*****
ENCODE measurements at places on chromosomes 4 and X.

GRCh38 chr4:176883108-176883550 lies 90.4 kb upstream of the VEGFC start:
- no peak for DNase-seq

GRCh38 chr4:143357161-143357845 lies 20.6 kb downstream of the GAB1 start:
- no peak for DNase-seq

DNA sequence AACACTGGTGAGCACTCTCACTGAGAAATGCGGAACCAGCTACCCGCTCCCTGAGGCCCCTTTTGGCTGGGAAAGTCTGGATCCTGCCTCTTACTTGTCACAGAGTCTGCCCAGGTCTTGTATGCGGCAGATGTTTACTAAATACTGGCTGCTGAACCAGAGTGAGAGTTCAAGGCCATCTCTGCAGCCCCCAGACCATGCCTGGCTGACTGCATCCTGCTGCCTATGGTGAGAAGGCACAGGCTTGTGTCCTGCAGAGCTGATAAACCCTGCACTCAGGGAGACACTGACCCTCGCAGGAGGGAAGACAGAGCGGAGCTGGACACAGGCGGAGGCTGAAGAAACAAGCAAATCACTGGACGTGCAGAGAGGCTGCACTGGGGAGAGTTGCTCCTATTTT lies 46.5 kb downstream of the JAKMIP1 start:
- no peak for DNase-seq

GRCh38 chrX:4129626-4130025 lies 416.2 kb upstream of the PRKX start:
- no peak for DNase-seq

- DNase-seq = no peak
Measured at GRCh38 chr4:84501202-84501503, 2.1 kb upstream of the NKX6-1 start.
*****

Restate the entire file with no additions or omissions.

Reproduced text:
ENCODE measurements at places on chromosomes 4 and X.

GRCh38 chr4:176883108-176883550 lies 90.4 kb upstream of the VEGFC start:
- no peak for DNase-seq

GRCh38 chr4:143357161-143357845 lies 20.6 kb downstream of the GAB1 start:
- no peak for DNase-seq

DNA sequence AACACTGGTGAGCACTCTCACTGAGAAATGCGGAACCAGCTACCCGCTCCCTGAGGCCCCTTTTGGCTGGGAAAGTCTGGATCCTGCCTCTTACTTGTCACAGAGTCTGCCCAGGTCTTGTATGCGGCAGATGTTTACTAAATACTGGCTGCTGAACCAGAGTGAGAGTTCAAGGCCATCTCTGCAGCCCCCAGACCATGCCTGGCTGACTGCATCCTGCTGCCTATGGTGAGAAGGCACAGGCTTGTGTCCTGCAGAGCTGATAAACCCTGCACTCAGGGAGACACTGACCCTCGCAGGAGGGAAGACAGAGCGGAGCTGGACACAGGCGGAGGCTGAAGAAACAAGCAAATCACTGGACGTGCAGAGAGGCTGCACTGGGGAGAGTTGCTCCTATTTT lies 46.5 kb downstream of the JAKMIP1 start:
- no peak for DNase-seq

GRCh38 chrX:4129626-4130025 lies 416.2 kb upstream of the PRKX start:
- no peak for DNase-seq

- DNase-seq = no peak
Measured at GRCh38 chr4:84501202-84501503, 2.1 kb upstream of the NKX6-1 start.